Russia ‘blocks’ Stockholm property sale

The Swedish Enforcement Authority (Kronofogden) was about to seize and sell a property in Stockholm belonging to the Russian Trade Delegation when a letter to the agency from the country’s embassy stopped the proceedings, according to a report in trade and business paper Dagens Industri (DI).

The conflict between the German businessman who owns the property and the Russian delegation has been ongoing for some time and the Swedish Supreme Court (Högsta Domstolen) has ruled in favour of the Enforcement Authority.

The building is not considered to be covered by any diplomatic immunity and the agency should therefore handle the matter as they would any building in the country.

But when the agency tried to have the property valued, they received a letter from the Russian embassy, claiming that the sale of the property would be detrimental to Swedish-Russian relations, reports DI.

And Peter Stigefelt of the agency was warned off proceeding with the sale in a conversation with a Russian official, saying that should that happen, it could mean that the “equal measures” might be taken against the Swedish embassy in Moscow, according to the paper.

The evaluation of the property was supposed to take place at the end of February but was ultimately cancelled by the agency. However, according to the agency this has nothing to do with pressure put on them by the Russian embassy.

“The Russians also had new information and we are obliged to look into this,” said Eva Liedström Adler of the agency told newspaper Borås Tidning (BT).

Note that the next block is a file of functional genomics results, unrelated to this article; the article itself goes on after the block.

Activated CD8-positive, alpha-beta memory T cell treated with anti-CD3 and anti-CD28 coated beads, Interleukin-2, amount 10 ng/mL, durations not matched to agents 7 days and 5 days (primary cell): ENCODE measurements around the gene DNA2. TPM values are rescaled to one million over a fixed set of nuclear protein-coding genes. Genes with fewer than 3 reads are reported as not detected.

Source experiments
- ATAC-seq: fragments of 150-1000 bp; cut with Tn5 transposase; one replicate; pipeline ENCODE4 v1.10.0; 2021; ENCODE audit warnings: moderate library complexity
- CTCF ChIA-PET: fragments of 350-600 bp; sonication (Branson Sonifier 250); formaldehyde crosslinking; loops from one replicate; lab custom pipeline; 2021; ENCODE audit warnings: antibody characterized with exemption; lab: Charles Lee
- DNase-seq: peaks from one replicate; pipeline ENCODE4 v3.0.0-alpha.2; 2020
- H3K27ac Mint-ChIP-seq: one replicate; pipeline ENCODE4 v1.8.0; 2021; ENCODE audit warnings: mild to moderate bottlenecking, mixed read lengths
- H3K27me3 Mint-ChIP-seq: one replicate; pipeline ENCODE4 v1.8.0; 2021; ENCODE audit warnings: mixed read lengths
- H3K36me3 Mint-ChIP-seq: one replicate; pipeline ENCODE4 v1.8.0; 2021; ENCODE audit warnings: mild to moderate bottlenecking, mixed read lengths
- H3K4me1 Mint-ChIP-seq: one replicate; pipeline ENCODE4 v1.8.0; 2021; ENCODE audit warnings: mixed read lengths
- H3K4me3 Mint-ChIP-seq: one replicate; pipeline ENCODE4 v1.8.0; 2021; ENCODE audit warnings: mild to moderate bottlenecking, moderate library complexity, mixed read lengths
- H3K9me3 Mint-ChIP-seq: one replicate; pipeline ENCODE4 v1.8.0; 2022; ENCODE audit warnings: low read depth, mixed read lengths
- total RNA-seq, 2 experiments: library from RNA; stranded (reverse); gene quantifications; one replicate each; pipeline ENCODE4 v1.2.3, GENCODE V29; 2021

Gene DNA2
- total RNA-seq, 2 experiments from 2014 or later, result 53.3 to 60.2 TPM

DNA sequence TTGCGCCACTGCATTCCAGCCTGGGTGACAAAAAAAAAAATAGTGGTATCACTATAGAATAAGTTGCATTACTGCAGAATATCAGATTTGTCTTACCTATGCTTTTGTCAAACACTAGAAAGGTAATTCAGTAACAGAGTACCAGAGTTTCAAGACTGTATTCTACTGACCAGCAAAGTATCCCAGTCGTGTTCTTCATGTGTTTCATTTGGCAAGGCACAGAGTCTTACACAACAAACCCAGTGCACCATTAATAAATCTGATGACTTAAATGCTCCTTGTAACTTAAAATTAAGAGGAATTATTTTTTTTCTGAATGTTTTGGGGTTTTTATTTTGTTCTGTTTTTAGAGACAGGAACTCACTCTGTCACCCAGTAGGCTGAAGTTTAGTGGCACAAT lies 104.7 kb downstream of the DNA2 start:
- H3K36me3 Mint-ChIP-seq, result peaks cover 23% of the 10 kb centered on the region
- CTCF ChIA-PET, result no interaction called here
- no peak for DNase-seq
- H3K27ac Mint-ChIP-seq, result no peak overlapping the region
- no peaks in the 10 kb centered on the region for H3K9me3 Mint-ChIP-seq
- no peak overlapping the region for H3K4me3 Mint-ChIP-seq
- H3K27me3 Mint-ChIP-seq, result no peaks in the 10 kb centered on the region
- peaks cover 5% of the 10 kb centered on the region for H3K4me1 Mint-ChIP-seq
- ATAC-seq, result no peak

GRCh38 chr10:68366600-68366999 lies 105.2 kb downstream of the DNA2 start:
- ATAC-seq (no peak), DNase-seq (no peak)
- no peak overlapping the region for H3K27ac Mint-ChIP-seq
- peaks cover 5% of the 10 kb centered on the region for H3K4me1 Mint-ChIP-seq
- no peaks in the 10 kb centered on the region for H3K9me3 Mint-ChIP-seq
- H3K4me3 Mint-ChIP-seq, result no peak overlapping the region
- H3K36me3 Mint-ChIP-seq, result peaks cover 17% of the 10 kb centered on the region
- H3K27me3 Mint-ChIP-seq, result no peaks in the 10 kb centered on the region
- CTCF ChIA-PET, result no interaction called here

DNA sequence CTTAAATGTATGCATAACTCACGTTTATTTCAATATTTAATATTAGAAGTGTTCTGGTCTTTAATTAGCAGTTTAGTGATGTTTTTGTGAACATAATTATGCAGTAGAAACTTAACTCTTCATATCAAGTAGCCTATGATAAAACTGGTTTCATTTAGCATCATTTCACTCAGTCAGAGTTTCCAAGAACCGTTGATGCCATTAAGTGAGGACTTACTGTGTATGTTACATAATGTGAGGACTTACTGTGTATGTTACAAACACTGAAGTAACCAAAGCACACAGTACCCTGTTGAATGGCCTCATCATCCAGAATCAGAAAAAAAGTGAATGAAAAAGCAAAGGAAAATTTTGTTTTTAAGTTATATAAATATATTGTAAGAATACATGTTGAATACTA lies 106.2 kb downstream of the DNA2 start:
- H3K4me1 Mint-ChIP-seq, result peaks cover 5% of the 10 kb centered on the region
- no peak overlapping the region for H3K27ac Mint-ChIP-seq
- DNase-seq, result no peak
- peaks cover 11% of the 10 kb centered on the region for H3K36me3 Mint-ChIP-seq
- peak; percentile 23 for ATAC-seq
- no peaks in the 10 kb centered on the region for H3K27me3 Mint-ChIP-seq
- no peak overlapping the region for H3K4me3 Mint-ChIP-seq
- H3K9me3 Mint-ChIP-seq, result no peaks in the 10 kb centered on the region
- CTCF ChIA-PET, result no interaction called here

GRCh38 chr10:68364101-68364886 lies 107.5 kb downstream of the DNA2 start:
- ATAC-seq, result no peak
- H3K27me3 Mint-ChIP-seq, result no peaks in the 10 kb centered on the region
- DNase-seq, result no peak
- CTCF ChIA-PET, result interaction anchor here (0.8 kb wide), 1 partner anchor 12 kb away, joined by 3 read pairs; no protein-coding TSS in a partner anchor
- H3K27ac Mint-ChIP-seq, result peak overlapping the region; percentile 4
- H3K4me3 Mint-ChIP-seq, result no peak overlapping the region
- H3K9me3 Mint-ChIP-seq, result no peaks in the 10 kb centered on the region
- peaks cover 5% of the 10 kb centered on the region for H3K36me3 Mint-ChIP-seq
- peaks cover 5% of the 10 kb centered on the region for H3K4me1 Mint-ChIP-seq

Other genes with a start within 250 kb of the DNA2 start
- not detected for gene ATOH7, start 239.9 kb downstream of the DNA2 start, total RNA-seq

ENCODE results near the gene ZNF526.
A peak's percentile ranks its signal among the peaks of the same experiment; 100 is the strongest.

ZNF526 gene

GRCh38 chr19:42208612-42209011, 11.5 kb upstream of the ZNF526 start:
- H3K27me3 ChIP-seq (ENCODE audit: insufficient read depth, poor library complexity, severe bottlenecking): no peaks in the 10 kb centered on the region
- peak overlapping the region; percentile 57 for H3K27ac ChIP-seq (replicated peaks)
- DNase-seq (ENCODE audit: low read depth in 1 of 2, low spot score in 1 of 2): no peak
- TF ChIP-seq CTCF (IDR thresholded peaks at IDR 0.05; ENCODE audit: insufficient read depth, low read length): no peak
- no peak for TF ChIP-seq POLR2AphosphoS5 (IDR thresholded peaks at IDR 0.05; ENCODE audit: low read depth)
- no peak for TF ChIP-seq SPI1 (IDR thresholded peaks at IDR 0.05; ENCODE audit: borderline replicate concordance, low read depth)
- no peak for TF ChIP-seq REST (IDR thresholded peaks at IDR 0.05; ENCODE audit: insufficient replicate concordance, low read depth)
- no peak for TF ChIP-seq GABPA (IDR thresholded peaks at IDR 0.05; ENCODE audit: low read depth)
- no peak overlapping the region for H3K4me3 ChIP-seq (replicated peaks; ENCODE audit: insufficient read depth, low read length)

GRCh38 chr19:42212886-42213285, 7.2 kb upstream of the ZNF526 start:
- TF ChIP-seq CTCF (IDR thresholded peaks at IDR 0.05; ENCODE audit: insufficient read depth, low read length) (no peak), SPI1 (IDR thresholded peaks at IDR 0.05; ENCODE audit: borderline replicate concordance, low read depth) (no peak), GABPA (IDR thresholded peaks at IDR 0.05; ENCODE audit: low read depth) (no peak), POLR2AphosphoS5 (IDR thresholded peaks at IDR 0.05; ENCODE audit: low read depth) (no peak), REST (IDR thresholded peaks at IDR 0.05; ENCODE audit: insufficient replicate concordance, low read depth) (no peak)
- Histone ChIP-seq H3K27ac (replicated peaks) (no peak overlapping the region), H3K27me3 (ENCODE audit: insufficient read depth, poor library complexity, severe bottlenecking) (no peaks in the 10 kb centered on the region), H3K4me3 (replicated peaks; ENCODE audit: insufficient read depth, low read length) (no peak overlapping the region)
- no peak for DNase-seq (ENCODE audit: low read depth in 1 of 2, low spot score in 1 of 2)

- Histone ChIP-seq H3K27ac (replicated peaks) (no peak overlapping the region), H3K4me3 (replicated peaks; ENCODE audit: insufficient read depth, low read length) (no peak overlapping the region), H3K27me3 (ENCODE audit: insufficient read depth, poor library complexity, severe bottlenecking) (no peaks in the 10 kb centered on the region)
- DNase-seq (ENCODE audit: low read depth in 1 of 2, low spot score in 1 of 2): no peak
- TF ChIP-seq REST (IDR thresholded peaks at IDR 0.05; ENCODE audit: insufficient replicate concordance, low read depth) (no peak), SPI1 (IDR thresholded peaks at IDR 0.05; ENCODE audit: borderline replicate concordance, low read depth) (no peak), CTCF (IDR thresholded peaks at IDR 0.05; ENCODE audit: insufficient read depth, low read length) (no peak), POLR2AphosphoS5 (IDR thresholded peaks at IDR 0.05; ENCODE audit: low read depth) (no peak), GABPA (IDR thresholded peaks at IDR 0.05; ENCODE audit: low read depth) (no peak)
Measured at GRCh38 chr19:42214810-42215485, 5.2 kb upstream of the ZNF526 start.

The fate of the building will be determined on Tuesday.

The Local/rm

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Sweden steps up Baltic defence in ‘signal’ to Russia

Sweden's defence minister has said his country is carrying out military exercises in the Baltic Sea to 'send a signal' to countries including Russia.

Sweden steps up Baltic defence in 'signal' to Russia
Swedish troops on the Baltic Sea island of Gotland. Photo: Joel Thungren/Försvarsmakten/TT

The so-called “high readiness action” means the Swedish army, navy and air force are currently more visible in the southeastern and southern Baltic Sea and on the island of Gotland.

No details have been disclosed about the number of troops involved in the action.

Sweden is “sending a signal both to our Western partners and to the Russian side that we are prepared to defend Sweden's sovereignty,” Hultqvist told news agency TT.

Ground troops on Gotland. Photo: Bezhav Mahmoud/Försvarsmakten/TT

“There is currently extensive military activity in the Baltic Sea, conducted by Russian as well as Western players, on a scale the likes of which have not been seen since the Cold War,” the Swedish Armed Forces' Commander of Joint Operations, Jan Thörnqvist, said in a statement.

“The exercise activities are more complex and have arisen more rapidly than before. In addition, the coronavirus pandemic has caused global anxiety and uncertainty. Over all, the situation is more unstable and more difficult to predict,” Thörnqvist said.

A Visby-class corvette and two Jas Gripen jets in the air. Photo: Antonia Sehlstedt/Försvarsmakten/TT

Hultqvist said Sweden was also monitoring developments in Belarus “very closely”.

Non-Nato member Sweden, which has not been to war in two centuries and which slashed military spending at the end of the Cold War, reopened a garrison on Gotland in January 2018 amid concerns about Russian intentions in Europe and the Baltic.